All these tips so far have mostly been about the body, but failings of the mind can lead to just as many DNFs. Sometimes it’s because – as alluded to in #4 – we haven’t gotten our head around when to make a sensible decision to ease back. We make the wrong ego-driven call, keep pushing, too hard, too early and there we find ourselves – screaming in pain and tears of self-recrimination at the aid station, punching the ground like a three-year old throwing a tantrum at kindergarten. (Or is that just me?)
Other times we pull the pin too early – our mind telling us stories that the show is over, the curtains have been pulled – even though it’s really just intermission and we shouldn’t be leaving the theatre of nature just yet. No injury. No gut problem. Just – meh – not feeling it. And we start mentally filing all those reasons as to why it’s justifiable to cop the DNF. My stomach is a little off (so maybe I might vomit down the track). Something’s going on in my quad – maybe my thigh bone is broken. My toenail is annoying me – what if I lose it? My plants need watering now, not tomorrow. They’ve just released a new series of my favourite show on Netflix. Little things become big things, become showstoppers.
Apart from mentally conditioning yourself, as already advised, here we suggest that you predetermine what your boundaries are going into an event or effort. For what reasons do you think - when still in a rational state of mind - you’d call it quits? If it gets close to those points mid-race, return to your checklist and compare: is the reason you’re quitting noted on that pre-ordained checklist? No? Keep on chuffing on, then, knowing it’s just the insanity of the endurance-deluded mind making you question your motivation in the moment.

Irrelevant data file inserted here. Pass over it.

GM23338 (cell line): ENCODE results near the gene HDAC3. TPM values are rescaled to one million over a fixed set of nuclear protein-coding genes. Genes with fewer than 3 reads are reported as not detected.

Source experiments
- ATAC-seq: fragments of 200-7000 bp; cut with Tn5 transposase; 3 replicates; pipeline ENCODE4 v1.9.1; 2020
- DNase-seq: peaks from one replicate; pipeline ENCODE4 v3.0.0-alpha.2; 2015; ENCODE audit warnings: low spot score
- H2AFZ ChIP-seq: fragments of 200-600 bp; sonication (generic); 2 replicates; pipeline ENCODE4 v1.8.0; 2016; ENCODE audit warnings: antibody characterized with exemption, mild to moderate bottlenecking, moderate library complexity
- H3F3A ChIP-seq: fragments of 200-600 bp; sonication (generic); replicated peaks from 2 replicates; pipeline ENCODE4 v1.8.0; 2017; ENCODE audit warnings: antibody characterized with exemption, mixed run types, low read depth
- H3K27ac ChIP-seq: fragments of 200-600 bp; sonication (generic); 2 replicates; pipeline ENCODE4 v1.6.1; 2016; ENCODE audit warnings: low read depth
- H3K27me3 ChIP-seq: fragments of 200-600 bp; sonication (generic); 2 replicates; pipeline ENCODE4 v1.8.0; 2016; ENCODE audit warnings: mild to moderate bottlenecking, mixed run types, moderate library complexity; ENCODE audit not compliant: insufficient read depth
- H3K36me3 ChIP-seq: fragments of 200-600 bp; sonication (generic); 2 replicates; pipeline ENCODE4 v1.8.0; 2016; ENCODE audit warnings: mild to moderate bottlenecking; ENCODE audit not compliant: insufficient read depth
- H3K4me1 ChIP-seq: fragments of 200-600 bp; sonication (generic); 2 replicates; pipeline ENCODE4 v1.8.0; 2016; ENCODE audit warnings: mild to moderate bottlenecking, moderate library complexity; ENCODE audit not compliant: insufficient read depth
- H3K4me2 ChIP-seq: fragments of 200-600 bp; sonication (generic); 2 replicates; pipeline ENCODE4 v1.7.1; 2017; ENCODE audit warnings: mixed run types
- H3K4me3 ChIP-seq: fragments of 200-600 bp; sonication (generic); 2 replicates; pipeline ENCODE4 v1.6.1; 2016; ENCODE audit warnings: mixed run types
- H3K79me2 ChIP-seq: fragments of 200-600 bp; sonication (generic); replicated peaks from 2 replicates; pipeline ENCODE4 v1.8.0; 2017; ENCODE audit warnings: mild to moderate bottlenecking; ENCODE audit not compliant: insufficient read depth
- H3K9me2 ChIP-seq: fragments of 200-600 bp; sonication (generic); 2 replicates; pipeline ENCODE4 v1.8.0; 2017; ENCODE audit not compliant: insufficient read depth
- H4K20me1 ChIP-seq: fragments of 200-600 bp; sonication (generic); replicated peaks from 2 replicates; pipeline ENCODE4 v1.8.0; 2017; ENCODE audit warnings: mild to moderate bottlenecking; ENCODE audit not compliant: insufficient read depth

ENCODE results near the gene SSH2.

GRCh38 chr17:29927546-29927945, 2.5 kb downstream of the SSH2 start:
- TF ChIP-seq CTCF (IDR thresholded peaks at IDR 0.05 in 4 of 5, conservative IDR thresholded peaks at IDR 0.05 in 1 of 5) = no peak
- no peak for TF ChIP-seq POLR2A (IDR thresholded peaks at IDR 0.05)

Also, take a moment – as in the rest and recover tip – at an aid station to stop, and reassess. Eat something. Coming in you may be all about signing off. But often, after a little TLC from the aid crew, and realising that none of your reasons for quitting are on your ‘only quit if…’ checklist – you might just take that step back on course, breaking down the big effort ahead into small efforts, knowing the endurance elephant can only ever be eaten in bite sized pieces.
A few more quick 'How not to bonk' tips...
Watch the clock – sure, keep ahead of the clock, because if you fall behind published cut-off times, you’ll DNF anyway. But have a pace plan and stick to it. Don’t try to find time gaps early on, otherwise you risk cooking yourself, and that’s a sure-fire recipe for Bonk Pie.
Read the race briefing – race directors don’t prepare them for their own bedtime reading jollies. They contain critical information, and if you don’t shelve that intel in your brain, you’ll make avoidable mistakes, and all too often DNF disasters.
Stick to your plan – prior planning prevents p*ss poor performance. The Six Ps is a cliché but also a golden rule. Have a plan and try sticking to it, especially early on.
Be flexible – okay, so that goes against the previous tip. But plans never go to plan (even though we’ve just said you 100% need one). Especially in the latter stages of a wilderness race. So be flexible and, ideally, have a Plan B, and C, as a contingency. And because endurance sports go for a long time, have a plan D somewhere too. One that doesn’t involve capitulating to a DNF.
But remember this: failure, even in the form of a DNF, is just another step towards success so as long as you take the lessons with you and change something of your approach moving forward. If you change nothing and then make the same mistakes and DNF again for the same reason, well, more fool you.
Author’s note: subscribing to my own advice, I have never again run up big mountains too fast (the cause of altitude sickness and resultant pulmonary oedema) nor have I again run in a desert at a time when the earth is shimmering under my feet. Yet I have since run sensibly in both environments and finished. Sense and Sensibility may be an awfully boring film, but as a motto, it works on the long run.
Australia-based Chris mastered his outdoor gear reviewing technique as an editor of outdoor and adventure magazines, including Walk (UK), Outer Edge and Trail Run Mag (Australia), and as a contributor to the likes of Australian Geographic Outdoor, Wild, Adventure NZ, and Lonely Planet adventure titles. He mostly knows what he's doing. Apart from that time he was helicoptered out of the Bhutanese Himalayas. Or evacuated from the Australian desert to hospital. Or... well, let's say he tests his gear with gusto.